6th of September, Sunday: The 3rd session of Turing Talks went underway, the topic being “Puzzles & Brainteasers”. It was conducted by Mayank Mohta, a 4th yearite and ex-Google Campus Ambassador. It was arranged in room no. 5106, LTC by CSIS.
The talks were basically held with the simple motive of showing puzzle-enthusiasts the proper way to approach a problem as well as have fun while solving it.
The talks began on a light note by Mr. Mohta or rather Mr. Turing telling everyone to venture into the unknown by taking up challenging problems and experience that “Eureka” moment!
He emphasized that it should not be merely for an interview or for the sake of friends that you solve problems but one must take joy in the amount of brain-teasing a problem makes us undergo.
After that, everyone was subjected to a great variety of puzzles: from the relatively easy ones to the toughest nuts to crack. The subjects of all the puzzles were amusing yet interesting. The bonus attraction being that anyone solving a riddle would get a chocolate!
The hidden motive behind this Turing Talk, as the astute would have deciphered by now, was to encourage people to participate in outside events and bring BITSian populace amongst the most enthusiastic competitors in all technical festivals henceforth. We felt that even if a handful of them get inspired by the idea and let their brain wander we’ve achieved our purpose 😀
Computer Science and Information Systems, CSIS, BITS Pilani in association with Department of CCTV, BITS Pilani conducted two consecutive lectures on learning the software ‘FLASH’ on 22nd and 23rd August, at Lecture Theatre Complex, LTC, 5102.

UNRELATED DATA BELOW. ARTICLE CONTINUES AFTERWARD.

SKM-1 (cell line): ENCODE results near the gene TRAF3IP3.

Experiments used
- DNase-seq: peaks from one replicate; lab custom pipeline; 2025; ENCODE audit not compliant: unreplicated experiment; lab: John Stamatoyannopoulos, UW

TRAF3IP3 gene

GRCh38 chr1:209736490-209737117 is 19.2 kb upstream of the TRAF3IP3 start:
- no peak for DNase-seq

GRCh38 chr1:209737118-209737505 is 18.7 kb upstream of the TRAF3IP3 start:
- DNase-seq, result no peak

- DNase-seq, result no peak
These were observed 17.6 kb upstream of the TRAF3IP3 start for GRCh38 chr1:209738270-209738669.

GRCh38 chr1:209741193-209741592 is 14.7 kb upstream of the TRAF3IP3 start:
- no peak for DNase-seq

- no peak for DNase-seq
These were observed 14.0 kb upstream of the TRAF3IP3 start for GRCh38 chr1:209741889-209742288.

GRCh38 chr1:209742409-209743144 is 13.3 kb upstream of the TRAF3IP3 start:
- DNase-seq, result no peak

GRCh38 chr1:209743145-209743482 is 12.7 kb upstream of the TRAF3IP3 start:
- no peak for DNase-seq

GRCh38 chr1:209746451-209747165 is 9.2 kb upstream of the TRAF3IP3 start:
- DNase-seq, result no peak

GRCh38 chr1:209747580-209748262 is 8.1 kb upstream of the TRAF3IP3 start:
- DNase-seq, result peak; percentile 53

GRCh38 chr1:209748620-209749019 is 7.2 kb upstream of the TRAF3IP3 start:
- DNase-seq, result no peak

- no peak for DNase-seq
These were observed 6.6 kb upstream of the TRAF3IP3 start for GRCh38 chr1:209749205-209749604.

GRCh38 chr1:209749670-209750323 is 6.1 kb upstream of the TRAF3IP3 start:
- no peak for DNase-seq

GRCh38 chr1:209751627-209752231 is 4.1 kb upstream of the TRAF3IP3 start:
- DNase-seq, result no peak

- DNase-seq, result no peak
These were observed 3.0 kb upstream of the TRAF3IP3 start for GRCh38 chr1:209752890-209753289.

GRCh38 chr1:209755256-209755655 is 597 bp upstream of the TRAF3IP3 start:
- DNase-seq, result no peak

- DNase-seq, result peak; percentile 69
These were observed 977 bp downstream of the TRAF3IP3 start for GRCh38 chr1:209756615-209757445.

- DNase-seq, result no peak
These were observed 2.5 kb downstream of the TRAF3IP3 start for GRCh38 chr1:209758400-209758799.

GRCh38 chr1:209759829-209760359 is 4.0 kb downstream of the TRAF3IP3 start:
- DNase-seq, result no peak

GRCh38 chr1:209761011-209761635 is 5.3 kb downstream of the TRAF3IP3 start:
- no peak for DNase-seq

With a turnout of 150 students in the first lecture and 80 in the second it showed that there were many people who would attend our lecture series. The audience was a mix of students from multiple disciplines including 1st, 2nd, 3rd and 4th yearites. The audience were informed that they will be required to bring their laptops in order to follow the lecture.
Those who could not bring the laptops were either adjusted in other groups or provided one. Also, those who could not bring installed versions of FLASH CS3 in their laptops were given pen-drives to do so.
After the initial adjustment, Mr. Satish of CCTV started the Turing Talks by starting from the very basics:
- creating shapes and filling colour in them,
- using the time frame and
- creating key frames
Then he wonderfully explained shape tweens and motion tweens. The talk ended with the display of some fascinating interactive web pages/websites designed by the CCTV dept.
On the next day, i.e. Sunday, he resumed the talks with a short recapitulation of the previous day’s lecture. Then he shifted gears to topics of greater complexity like the animations of a ball following a trajectory and masking a photograph.
All in all the talks were informative, interesting and got everyone to start appreciating the uses of FLASH. Many of the first yearites whom we interacted with after the lectures told us that they have understood the basics well. They were also curious about the next set of lectures and showed eagerness in learning more and more.
Not everyone can be Mr. Turing 🙂
Not all topics to be covered in lecture series are core compsci but there is a lot to learn in these basics as well.
What is a lecture series without a name? Most of the Association members were truly inspired from the Ted Talks and wanted to conduct lectures which facilitate great learning.
We came up with the name of Turing talks. The person taking the lecture shall be called Mr. Turing for the day.
In the further posts we will be taking you through the Turing Talks 1-5.